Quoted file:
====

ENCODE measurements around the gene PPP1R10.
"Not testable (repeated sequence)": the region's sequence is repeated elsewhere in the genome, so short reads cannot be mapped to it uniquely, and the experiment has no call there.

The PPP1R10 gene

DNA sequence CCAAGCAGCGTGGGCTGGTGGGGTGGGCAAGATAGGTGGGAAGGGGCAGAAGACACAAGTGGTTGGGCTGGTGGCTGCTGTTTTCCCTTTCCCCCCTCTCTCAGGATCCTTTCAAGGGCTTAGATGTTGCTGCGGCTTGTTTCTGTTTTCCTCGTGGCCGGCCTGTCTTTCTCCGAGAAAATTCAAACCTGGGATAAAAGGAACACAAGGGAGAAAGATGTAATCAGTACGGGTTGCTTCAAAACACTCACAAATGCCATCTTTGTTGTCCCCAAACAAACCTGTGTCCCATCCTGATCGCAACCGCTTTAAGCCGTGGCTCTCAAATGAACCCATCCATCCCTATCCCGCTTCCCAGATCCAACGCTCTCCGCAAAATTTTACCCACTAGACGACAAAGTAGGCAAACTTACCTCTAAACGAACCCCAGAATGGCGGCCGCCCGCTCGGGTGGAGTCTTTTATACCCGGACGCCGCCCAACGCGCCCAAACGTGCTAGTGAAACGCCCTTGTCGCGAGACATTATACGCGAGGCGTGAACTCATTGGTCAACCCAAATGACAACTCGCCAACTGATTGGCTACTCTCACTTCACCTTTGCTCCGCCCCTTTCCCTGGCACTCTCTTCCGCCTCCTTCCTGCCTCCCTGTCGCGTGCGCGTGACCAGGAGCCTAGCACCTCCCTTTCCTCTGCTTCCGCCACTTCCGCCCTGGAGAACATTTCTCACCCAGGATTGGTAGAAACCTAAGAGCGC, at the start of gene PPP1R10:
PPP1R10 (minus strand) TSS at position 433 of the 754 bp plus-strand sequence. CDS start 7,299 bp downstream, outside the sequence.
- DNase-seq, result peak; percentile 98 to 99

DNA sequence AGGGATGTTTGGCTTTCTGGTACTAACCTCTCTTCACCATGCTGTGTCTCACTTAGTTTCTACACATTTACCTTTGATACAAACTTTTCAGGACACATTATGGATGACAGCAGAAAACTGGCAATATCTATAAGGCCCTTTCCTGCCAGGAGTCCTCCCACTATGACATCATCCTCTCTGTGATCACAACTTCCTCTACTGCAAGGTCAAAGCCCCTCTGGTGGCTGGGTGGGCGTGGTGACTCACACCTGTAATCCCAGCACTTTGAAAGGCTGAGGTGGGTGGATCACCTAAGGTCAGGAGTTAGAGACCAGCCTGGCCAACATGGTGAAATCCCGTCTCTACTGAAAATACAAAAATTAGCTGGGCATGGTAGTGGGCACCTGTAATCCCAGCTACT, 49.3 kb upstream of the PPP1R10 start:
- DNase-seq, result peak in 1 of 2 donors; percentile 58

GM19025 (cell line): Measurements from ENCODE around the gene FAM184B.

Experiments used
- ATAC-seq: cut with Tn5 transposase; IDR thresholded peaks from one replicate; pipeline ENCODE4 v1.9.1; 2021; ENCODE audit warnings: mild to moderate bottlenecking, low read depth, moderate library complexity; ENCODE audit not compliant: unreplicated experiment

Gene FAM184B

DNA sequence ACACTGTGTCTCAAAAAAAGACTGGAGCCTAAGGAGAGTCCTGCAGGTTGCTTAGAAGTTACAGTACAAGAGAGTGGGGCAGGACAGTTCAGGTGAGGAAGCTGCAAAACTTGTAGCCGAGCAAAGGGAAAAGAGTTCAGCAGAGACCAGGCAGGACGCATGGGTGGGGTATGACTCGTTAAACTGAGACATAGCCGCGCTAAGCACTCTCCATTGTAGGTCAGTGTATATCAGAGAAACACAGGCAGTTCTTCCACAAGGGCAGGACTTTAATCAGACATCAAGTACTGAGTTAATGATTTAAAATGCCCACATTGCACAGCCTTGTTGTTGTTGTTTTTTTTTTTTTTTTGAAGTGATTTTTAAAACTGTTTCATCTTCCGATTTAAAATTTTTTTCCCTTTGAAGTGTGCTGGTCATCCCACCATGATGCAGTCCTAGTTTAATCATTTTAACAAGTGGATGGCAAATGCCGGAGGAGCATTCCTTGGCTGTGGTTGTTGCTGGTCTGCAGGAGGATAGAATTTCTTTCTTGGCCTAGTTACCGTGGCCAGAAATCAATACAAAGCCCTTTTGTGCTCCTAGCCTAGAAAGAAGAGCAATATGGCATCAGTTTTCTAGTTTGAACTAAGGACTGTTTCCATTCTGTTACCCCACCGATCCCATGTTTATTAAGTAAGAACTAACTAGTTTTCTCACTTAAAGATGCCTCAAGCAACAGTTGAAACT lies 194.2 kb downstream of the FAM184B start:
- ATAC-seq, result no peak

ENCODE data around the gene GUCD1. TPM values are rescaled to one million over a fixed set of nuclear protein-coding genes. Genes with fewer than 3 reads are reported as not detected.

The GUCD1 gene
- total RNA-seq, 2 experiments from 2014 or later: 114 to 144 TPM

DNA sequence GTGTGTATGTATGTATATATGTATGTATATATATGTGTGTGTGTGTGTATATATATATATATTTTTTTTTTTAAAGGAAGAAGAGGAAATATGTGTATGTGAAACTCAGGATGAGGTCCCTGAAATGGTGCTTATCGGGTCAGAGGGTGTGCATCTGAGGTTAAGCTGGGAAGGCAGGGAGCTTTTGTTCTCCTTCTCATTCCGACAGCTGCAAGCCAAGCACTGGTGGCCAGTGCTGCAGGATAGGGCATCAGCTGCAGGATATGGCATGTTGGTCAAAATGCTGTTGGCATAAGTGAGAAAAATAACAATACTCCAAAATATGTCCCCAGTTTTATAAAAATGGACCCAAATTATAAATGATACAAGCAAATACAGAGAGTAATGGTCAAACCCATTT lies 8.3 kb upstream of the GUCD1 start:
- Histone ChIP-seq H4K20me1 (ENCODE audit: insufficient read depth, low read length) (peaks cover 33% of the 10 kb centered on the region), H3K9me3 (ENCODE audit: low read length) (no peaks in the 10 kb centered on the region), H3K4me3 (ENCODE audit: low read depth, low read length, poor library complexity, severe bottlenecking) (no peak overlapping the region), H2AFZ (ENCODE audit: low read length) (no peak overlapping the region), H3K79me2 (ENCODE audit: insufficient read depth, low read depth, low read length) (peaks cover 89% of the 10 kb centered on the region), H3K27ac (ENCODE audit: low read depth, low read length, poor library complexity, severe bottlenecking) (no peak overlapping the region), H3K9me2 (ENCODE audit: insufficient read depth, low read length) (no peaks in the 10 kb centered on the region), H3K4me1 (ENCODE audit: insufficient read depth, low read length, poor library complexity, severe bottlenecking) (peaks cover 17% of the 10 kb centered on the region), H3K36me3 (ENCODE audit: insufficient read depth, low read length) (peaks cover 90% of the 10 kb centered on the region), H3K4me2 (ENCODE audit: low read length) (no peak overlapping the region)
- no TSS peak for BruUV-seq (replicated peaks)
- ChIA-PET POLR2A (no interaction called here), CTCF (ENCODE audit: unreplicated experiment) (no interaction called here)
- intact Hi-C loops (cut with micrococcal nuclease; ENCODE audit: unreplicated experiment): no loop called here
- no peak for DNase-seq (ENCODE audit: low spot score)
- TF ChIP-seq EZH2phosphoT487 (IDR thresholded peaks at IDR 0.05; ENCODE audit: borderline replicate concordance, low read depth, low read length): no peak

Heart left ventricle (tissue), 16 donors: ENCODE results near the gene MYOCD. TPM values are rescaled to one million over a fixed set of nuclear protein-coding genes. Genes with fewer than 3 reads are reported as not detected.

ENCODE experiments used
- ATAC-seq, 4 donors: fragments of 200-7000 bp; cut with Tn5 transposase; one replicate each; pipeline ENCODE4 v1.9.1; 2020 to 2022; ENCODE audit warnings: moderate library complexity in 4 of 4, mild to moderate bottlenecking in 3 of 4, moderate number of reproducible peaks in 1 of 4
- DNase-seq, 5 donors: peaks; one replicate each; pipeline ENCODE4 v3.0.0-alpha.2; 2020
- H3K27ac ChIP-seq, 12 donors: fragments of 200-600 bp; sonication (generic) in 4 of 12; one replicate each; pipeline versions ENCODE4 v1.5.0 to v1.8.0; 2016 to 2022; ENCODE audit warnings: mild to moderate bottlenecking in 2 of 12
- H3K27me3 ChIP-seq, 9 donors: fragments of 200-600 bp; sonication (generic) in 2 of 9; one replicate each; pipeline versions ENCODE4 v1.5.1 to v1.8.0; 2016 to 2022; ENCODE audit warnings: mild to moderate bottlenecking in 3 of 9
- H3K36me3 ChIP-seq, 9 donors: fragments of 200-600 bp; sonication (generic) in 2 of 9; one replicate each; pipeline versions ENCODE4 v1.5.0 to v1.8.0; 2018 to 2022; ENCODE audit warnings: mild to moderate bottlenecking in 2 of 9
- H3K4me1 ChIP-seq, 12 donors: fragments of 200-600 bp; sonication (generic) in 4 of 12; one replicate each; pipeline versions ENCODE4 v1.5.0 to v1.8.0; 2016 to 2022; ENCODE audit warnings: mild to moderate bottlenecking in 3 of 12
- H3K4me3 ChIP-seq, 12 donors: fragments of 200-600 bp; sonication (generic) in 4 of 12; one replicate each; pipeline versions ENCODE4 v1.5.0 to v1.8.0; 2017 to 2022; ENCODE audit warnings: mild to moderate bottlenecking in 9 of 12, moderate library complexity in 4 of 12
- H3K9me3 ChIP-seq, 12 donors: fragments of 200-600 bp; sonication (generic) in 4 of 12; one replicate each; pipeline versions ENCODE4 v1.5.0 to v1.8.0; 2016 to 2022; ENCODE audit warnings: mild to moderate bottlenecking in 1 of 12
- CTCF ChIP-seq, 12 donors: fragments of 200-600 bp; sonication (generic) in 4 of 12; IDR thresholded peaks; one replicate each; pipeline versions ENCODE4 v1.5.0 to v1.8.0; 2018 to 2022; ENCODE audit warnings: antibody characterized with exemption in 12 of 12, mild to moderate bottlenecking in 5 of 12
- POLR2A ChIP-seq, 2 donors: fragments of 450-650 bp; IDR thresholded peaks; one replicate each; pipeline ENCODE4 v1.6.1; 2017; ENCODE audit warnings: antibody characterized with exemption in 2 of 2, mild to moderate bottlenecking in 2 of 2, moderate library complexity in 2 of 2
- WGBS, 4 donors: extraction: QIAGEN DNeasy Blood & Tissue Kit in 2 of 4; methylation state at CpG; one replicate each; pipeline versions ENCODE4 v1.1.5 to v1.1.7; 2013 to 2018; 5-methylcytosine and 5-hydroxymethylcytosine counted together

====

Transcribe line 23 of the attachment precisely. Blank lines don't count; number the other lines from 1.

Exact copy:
- no peak for DNase-seq (ENCODE audit: low spot score)